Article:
I want to thank Jake Lynch for his letter to the editor, “Trail leads to more than just area’s past,” (Sept. 12), in which he reminds us of our own local history in creating the current Capital Crescent Trail (CCT) from the abandoned CSX rail line, portions of which were recently unearthed in the construction taking place at the intersection of Bethesda and Woodmont avenues.
I wish that my letter to the editor could end on the upbeat note that Jake’s did, but it cannot. Jake sees the CCT in Bethesda as an example to communities across America of “… an attempt to build better neighborhoods that work for humans as well as they do for cars … .”
Unfortunately, the truth is that the eastern portion of the CCT that feeds into Bethesda, and conceptually yields at least half of the benefits realized by the Bethesda community today, is under grave threat in the form of the proposed Purple Line. If it is built according to the current plans of the Maryland Transit Authority, the trail as we know it will disappear. Clear cutting of close to 20 acres of scarce urban tree cover and construction of two high speed trains will replace miles of our CCT, and disrupt settled neighborhoods from Bethesda to Silver Spring.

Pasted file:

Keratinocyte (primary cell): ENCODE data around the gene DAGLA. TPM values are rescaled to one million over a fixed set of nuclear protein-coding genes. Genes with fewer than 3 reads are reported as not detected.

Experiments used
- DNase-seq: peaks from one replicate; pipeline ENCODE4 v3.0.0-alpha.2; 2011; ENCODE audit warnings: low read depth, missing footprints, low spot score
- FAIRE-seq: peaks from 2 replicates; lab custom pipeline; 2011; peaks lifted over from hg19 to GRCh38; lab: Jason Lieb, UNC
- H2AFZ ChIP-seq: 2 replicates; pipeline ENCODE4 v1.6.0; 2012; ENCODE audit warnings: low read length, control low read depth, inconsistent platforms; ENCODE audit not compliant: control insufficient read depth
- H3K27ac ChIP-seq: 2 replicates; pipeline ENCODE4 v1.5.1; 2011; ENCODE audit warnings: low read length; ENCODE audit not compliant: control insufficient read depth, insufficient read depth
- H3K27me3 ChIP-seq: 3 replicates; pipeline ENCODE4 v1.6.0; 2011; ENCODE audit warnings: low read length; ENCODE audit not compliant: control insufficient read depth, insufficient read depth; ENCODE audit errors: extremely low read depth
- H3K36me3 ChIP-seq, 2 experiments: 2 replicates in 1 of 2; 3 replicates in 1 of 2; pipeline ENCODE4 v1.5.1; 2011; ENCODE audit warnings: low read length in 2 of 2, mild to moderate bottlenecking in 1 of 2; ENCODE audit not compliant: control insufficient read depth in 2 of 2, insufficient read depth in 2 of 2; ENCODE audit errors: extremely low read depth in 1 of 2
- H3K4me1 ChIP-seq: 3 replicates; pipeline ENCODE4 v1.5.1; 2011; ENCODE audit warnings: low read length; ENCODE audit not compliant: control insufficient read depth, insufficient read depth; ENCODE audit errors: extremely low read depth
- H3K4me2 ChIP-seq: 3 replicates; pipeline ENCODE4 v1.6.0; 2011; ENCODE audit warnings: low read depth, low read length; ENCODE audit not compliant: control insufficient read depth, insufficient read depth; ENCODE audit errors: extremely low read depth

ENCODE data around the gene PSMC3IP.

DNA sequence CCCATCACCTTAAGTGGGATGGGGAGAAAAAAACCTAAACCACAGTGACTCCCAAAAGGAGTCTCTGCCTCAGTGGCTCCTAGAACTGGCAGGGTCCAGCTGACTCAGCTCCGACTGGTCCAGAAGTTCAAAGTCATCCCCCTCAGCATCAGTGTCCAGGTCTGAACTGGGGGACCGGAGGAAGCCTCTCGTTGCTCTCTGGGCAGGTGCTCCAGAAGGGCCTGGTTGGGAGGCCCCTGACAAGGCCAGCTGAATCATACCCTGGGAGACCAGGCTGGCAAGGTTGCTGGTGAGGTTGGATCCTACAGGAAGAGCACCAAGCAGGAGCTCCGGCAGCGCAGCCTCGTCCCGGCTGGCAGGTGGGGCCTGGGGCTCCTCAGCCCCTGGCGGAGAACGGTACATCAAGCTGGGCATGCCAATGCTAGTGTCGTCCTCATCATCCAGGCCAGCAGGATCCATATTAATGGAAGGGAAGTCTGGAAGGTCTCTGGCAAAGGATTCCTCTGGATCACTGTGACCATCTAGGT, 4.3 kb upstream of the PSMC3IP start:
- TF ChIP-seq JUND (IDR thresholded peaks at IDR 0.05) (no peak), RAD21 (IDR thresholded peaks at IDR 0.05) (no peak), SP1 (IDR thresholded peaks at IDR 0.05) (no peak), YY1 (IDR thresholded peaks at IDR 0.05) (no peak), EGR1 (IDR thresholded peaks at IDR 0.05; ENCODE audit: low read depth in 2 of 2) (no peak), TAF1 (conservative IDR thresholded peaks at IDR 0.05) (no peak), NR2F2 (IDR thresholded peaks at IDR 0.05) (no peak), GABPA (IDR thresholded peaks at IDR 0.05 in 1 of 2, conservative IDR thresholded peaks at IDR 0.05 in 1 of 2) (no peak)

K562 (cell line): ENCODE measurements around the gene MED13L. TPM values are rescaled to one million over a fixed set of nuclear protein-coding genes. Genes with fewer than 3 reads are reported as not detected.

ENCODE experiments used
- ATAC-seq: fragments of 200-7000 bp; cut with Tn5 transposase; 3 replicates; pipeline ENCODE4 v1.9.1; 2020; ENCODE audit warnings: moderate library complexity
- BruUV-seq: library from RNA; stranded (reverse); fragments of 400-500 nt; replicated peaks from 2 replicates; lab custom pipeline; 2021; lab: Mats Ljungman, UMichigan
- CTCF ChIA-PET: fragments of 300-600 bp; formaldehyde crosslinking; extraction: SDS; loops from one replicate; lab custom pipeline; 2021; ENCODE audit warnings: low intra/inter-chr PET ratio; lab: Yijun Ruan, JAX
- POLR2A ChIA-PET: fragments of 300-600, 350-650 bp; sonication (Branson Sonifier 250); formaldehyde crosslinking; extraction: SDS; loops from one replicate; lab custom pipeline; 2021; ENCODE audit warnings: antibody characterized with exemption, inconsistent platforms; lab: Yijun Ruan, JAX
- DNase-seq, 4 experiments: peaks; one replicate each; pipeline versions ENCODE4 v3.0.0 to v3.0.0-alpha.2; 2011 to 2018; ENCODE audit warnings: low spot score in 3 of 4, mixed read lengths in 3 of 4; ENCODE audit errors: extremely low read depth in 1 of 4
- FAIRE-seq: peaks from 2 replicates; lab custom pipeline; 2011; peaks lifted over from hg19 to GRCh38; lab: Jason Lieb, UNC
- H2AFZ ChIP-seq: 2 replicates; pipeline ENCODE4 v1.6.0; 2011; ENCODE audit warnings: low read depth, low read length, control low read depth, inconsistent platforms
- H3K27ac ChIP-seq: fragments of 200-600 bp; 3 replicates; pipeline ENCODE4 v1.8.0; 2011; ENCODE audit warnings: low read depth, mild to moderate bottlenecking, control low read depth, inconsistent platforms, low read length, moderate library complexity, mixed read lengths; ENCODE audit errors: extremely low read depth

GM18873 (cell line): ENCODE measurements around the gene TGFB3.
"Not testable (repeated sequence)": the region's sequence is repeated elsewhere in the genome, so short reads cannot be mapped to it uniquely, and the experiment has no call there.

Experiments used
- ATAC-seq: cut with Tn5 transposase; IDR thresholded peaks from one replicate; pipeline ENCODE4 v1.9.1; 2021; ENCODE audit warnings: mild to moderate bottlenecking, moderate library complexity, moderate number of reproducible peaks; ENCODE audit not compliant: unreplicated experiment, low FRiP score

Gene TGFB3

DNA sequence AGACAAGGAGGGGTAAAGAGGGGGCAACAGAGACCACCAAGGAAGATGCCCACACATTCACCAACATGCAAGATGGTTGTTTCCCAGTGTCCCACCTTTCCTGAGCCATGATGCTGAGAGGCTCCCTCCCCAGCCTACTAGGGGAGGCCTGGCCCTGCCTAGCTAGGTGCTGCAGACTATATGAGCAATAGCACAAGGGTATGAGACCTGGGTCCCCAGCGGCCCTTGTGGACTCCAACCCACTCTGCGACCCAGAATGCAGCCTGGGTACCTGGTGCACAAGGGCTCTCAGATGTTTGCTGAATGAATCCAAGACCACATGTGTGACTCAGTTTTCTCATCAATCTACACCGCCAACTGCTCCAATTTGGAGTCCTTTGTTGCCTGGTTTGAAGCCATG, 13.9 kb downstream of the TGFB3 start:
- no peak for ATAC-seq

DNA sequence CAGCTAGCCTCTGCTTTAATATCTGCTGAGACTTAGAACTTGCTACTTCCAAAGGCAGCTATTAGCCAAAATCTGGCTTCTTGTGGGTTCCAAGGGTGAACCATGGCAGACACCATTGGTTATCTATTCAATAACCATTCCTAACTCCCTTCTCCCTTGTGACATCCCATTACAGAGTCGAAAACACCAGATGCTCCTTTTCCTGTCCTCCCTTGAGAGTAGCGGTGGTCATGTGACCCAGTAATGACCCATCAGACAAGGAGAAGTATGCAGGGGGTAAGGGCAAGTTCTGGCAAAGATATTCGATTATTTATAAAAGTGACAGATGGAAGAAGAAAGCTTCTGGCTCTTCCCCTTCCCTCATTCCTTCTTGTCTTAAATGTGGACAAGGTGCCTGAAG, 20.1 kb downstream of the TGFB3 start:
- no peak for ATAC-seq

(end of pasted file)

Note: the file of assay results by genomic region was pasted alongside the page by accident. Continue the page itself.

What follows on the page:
The MTA, and our state and local politicians, tell us that a corridor paralleling the trains will be built eventually, to allow pedestrian and bicycle traffic; but it will no longer be tranquil, shady, safe or inviting to people of all ages. It will no longer be a model to other urban areas in America nor yield the benefits to neighborhoods that the present CCT does.
Those in elected office and the business community who believe that the new treeless, noisy CCT will write a new and better history for Bethesda than the one we’ve had are taking a hugely expensive and environmentally destructive gamble on behalf of citizens. An east-west mass transit option is needed, and is possible, but it should not come at the cost of destroying our CCT.
Terri Lukas, Chevy Chase